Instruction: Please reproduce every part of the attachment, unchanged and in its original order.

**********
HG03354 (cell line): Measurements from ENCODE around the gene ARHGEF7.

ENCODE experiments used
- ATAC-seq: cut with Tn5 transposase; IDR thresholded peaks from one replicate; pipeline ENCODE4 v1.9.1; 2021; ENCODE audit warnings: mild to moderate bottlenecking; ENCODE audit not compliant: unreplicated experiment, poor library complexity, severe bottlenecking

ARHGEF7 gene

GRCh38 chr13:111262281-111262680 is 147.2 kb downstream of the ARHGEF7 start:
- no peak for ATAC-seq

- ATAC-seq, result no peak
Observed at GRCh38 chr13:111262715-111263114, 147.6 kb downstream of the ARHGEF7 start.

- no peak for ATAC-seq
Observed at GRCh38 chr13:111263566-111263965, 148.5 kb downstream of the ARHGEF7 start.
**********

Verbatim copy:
HG03354 (cell line): Measurements from ENCODE around the gene ARHGEF7.

ENCODE experiments used
- ATAC-seq: cut with Tn5 transposase; IDR thresholded peaks from one replicate; pipeline ENCODE4 v1.9.1; 2021; ENCODE audit warnings: mild to moderate bottlenecking; ENCODE audit not compliant: unreplicated experiment, poor library complexity, severe bottlenecking

ARHGEF7 gene

GRCh38 chr13:111262281-111262680 is 147.2 kb downstream of the ARHGEF7 start:
- no peak for ATAC-seq

- ATAC-seq, result no peak
Observed at GRCh38 chr13:111262715-111263114, 147.6 kb downstream of the ARHGEF7 start.

- no peak for ATAC-seq
Observed at GRCh38 chr13:111263566-111263965, 148.5 kb downstream of the ARHGEF7 start.